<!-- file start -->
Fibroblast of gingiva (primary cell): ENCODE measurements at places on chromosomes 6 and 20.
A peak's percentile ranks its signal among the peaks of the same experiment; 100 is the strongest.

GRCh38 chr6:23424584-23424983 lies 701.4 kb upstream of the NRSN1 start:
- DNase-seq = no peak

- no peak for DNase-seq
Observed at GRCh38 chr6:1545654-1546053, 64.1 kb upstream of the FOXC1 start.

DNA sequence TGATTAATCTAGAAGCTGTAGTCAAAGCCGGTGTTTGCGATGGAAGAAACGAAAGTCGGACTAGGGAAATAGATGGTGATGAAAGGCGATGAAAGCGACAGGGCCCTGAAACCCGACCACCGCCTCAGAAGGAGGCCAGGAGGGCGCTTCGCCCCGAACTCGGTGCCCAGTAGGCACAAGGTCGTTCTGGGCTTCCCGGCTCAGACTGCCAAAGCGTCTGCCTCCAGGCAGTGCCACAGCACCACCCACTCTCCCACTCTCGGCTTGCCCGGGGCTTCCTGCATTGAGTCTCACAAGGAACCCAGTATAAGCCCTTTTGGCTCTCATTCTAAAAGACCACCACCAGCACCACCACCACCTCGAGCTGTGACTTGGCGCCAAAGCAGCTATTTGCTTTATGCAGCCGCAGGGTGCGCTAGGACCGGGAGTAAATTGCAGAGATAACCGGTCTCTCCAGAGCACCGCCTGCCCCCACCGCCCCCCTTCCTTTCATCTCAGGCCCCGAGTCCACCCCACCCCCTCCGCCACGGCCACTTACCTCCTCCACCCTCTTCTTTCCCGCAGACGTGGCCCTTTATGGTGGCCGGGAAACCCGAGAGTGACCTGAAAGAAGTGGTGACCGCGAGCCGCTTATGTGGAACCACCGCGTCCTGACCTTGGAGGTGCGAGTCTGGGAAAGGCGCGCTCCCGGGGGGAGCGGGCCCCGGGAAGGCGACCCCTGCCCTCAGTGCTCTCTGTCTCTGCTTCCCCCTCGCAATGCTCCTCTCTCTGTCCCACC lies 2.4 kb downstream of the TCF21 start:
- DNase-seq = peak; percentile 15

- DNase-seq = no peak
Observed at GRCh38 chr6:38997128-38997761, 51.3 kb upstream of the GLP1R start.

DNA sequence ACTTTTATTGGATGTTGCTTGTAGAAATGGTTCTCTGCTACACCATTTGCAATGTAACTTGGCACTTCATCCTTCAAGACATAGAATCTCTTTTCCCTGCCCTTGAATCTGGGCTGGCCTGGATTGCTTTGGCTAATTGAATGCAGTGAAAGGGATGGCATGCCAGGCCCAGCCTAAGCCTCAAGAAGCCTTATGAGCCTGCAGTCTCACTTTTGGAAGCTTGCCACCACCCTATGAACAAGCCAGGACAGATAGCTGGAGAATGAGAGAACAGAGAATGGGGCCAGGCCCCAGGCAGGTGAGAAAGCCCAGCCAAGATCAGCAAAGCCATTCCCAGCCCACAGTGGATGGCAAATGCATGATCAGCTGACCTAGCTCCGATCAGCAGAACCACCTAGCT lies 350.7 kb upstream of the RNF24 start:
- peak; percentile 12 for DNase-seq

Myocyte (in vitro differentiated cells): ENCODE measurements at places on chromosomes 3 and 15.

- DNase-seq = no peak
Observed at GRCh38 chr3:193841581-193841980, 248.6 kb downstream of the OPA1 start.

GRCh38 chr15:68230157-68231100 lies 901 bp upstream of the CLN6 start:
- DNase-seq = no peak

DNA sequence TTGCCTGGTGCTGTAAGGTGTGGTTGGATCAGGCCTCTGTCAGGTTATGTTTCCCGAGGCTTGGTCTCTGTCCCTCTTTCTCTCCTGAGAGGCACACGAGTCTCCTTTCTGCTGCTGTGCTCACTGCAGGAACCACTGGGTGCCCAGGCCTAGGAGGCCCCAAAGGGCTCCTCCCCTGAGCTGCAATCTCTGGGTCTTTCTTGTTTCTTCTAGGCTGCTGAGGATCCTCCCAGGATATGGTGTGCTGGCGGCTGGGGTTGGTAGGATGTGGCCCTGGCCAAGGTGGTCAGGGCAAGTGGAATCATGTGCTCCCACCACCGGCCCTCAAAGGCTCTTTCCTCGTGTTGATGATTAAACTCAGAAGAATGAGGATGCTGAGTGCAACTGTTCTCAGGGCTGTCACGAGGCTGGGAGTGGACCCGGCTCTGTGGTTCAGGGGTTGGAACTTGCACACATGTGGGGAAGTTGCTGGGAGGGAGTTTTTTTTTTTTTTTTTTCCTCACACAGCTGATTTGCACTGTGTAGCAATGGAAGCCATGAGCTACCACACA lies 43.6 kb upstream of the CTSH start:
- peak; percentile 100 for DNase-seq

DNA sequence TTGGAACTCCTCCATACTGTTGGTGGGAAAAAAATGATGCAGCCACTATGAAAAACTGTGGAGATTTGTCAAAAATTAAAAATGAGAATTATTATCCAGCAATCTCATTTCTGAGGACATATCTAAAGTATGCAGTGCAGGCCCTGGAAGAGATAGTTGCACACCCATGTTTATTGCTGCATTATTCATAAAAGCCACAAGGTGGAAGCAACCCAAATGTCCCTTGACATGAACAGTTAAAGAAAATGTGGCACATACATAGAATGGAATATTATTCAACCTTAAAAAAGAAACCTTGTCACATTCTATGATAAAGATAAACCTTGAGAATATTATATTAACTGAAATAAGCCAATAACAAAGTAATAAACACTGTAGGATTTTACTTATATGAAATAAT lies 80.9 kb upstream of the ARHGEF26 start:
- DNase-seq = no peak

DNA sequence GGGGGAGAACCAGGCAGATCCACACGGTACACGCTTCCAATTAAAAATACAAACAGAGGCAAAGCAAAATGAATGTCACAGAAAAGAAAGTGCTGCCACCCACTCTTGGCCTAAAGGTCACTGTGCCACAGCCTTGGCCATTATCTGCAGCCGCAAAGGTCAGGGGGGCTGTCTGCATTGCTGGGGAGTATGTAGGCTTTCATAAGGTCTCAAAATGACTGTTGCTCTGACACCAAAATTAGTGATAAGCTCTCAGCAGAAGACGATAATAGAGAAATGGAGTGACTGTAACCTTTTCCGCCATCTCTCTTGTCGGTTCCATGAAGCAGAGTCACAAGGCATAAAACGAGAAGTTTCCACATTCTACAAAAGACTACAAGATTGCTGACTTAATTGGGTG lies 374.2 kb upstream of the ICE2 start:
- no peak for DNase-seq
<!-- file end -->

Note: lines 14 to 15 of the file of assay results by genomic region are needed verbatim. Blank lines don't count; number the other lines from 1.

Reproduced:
- DNase-seq = no peak
Observed at GRCh38 chr3:193841581-193841980, 248.6 kb downstream of the OPA1 start.